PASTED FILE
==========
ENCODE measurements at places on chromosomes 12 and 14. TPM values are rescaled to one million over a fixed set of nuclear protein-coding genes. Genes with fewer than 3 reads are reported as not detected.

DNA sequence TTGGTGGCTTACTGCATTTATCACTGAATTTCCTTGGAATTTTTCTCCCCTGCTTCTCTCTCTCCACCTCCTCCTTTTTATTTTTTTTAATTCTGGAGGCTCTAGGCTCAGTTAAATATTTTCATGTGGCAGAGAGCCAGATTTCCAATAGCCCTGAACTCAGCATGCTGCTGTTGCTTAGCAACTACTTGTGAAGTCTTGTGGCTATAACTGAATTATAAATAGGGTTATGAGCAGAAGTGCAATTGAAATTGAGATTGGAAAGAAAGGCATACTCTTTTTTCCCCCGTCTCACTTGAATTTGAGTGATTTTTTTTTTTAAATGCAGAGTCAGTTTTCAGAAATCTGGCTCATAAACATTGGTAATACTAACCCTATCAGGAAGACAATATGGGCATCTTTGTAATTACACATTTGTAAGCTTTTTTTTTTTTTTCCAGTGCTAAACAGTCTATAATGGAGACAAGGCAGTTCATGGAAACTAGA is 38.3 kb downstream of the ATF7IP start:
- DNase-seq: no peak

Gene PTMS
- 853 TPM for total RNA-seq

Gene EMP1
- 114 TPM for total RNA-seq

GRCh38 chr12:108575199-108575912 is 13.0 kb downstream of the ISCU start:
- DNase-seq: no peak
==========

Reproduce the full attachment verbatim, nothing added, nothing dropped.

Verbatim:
ENCODE measurements at places on chromosomes 12 and 14. TPM values are rescaled to one million over a fixed set of nuclear protein-coding genes. Genes with fewer than 3 reads are reported as not detected.

DNA sequence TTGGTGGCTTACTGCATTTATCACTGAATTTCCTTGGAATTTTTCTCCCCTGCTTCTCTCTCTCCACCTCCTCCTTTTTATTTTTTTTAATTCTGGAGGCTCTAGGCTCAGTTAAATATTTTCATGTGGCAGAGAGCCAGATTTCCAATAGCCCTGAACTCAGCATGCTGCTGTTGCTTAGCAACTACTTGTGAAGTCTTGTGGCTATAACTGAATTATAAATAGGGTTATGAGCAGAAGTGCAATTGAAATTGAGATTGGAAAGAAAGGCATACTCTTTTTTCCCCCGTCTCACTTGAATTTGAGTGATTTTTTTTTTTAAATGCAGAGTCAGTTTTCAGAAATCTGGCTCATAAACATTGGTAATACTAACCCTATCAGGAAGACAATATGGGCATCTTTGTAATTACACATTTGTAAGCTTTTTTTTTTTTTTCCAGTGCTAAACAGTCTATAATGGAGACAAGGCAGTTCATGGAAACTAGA is 38.3 kb downstream of the ATF7IP start:
- DNase-seq: no peak

Gene PTMS
- 853 TPM for total RNA-seq

Gene EMP1
- 114 TPM for total RNA-seq

GRCh38 chr12:108575199-108575912 is 13.0 kb downstream of the ISCU start:
- DNase-seq: no peak